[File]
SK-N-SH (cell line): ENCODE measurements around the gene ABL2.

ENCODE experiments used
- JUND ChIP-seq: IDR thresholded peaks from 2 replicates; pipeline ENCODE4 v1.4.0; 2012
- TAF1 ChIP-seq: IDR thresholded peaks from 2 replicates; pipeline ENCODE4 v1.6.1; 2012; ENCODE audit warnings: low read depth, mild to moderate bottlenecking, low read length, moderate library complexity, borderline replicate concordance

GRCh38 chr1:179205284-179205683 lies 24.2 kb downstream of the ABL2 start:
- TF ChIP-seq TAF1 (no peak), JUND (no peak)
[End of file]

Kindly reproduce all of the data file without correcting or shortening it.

SK-N-SH (cell line): ENCODE measurements around the gene ABL2.

ENCODE experiments used
- JUND ChIP-seq: IDR thresholded peaks from 2 replicates; pipeline ENCODE4 v1.4.0; 2012
- TAF1 ChIP-seq: IDR thresholded peaks from 2 replicates; pipeline ENCODE4 v1.6.1; 2012; ENCODE audit warnings: low read depth, mild to moderate bottlenecking, low read length, moderate library complexity, borderline replicate concordance

GRCh38 chr1:179205284-179205683 lies 24.2 kb downstream of the ABL2 start:
- TF ChIP-seq TAF1 (no peak), JUND (no peak)